Google, ever-more focused on being involved in every part of every one of our every moves, has released something new. Ignoring the issue of Google’s trustworthiness, or what happens when your stuff is in ‘The Cloud‘, Google Keep is . . . well, it might be a Keeper.
The idea behind Google Keep is simple. We all have ideas that strike us at all times of the day or night. Wouldn’t it be great if we had a way to get them into our computers, phone, or tablets immediately so we didn’t forget them and they were then available to use wherever we were, from all of our devices? Google Keep is brilliant! Why hasn’t anyone thought of this before?
Oh wait; others have thought of this, and they’ve done it way better. Springpad comes to mind, right after Evernote. So: do you keep Google Keep?
My initial impression of Google Keep was that it was a toy, not worthy of serious consideration. Evernote, already entrenched to the point that I know of schools that pre-install it on students’ laptops and teach them to use it, is both capable of storing more kinds of ‘stuff’ and has organizational abilities to sort your free-form snippets into folders. Comparatively, Google Keep looks like a toy.
What you see above is everything there is to see in Google Keep. You can store images, notes, and lists, and using the SmartPhone App (but interestingly not from your desktop), record voice notes. You can also archive Keeps that you’re finished with. That’s it. Done.
There’s another thing you should know about Google Keep: It’s accessed through Google Drive by going to http://drive.google.com/keep, but isn’t actually part of Google ‘regular’ storage cloud; you don’t see and can’t access your Keeps from anywhere in Drive.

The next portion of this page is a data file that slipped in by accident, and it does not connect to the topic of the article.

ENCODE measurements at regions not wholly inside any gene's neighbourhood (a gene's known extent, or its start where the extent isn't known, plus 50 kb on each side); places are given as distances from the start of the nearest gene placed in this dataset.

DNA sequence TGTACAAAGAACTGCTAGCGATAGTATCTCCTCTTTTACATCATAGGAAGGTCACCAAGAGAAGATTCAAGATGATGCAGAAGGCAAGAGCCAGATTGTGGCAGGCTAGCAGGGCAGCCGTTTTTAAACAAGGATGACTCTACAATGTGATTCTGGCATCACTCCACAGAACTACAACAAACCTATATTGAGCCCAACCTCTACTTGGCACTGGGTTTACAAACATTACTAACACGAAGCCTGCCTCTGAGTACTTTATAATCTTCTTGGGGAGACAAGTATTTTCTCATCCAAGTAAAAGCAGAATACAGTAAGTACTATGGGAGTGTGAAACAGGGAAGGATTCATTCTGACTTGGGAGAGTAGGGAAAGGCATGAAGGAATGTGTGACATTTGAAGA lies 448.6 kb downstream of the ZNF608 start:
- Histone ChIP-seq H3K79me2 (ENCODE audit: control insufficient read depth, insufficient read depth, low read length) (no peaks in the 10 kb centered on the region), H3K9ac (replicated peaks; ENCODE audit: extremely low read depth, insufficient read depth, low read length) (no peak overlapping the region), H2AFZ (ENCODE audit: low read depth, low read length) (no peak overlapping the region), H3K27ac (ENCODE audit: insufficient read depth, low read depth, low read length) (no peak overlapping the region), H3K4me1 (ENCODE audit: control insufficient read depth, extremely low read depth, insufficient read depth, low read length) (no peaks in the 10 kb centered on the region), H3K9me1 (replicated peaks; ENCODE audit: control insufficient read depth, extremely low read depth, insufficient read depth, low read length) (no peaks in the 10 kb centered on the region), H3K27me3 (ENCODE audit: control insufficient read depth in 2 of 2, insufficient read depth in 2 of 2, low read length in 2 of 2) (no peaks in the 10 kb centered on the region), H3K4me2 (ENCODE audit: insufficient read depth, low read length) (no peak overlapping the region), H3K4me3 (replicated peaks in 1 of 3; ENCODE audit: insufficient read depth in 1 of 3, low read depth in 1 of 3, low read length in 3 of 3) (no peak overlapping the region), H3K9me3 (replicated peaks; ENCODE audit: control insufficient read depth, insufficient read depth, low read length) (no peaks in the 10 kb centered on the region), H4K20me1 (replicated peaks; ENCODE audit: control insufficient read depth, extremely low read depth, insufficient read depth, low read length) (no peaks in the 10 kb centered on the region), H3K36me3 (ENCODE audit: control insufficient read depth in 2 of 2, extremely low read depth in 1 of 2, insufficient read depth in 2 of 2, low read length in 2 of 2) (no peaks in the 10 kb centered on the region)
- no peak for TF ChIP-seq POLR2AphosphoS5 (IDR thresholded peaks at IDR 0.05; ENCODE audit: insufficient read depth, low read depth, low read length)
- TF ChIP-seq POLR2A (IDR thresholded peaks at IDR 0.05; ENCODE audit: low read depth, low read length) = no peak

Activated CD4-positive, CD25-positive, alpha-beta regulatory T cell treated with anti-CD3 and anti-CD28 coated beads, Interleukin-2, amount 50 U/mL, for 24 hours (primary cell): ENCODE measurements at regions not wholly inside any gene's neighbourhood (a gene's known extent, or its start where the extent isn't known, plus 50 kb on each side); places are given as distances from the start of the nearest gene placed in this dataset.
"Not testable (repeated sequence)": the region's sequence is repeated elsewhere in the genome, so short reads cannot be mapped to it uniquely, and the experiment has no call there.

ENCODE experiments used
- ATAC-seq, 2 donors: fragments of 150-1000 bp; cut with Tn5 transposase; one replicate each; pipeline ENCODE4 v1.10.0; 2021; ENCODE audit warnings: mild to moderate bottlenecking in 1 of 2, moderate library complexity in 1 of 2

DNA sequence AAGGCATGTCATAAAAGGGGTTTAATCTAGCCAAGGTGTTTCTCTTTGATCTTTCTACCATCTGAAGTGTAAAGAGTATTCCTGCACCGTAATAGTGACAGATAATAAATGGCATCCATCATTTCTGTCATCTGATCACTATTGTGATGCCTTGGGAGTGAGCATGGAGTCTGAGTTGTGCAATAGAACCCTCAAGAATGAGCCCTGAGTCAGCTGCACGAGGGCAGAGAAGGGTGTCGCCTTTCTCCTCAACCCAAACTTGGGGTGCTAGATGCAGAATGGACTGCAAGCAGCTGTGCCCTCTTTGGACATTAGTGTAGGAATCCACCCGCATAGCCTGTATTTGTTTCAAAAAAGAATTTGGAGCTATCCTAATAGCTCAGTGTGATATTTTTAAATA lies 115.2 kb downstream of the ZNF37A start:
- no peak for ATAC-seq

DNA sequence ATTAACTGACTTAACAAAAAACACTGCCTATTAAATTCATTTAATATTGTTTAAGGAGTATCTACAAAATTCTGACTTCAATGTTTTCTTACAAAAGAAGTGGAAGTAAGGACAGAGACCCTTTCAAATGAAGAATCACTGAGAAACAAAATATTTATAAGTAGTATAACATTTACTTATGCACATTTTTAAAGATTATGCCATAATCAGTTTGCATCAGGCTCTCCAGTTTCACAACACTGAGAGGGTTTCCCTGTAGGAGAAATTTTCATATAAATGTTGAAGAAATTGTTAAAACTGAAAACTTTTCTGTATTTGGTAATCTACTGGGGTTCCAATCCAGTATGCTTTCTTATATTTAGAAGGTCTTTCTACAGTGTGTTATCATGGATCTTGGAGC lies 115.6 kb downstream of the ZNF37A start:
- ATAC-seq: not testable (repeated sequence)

All of this adds up to what makes Keep feel like a half-baked, rushed-out-the-door tool that Google decided couldn’t wait another moment—the latter part of which they should have taken into consideration several years ago. But ignore that. Aside from the fact there there’s no migration path from Evernote or anything else to Google Keep, Google just might have gotten this thing right.
Sure, Google is the world’s largest advertising agency. And Google’s position as the search engine of choice for about two-thirds of everyone is what made them Google. But they want more. Google wants all of us to trust them with all of our stuff. They’re figuring out how to make money at that in pieces—for example, giving you 100 GB of storage with your new Google Chromebook, but only for the first two years—and the center-point of this strategy seems to be Google Drive.
So it’s sloppy to arrange things the way Google Keep is set up right now (keep.google.com would be better and could redirect to the address where Google keeps Keep), and there should be a link in your Google Drive to your Keeps. But the strategy is clear: Google wants all your stuff in their cloud and that cloud is Google Drive.
Oh, and as for that folderless, nearly interface-less feature set? Gmail worked pretty much the same way when Google turned it on, and by including the ability to archive your Keeps (making them disappear while still being there) but be able to search everything easily, it’s possible that Google Keep is actually onto something with Keep’s minimalist feature set.
Why do I bring this up? Answer Guy Central isn’t a review site, after all!
I tell you about Google Keep because with it Google is illustrating Influency, to the Nth degree.
Google’s trying to define, for you, me, and every other Googleholic, what owning your own cloud means. Or more accurately, Google is trying to get us so ensconced in their cloud that getting out will be close to impossible. And clamping Google Keep onto Google Drive was just … simple. It’s an interesting premise. But then again, so is using Evernote from your refrigerator. And of course, we had all hoped using Google Reader would stay simple, until this happened.
Need to talk Influency? What are you waiting for?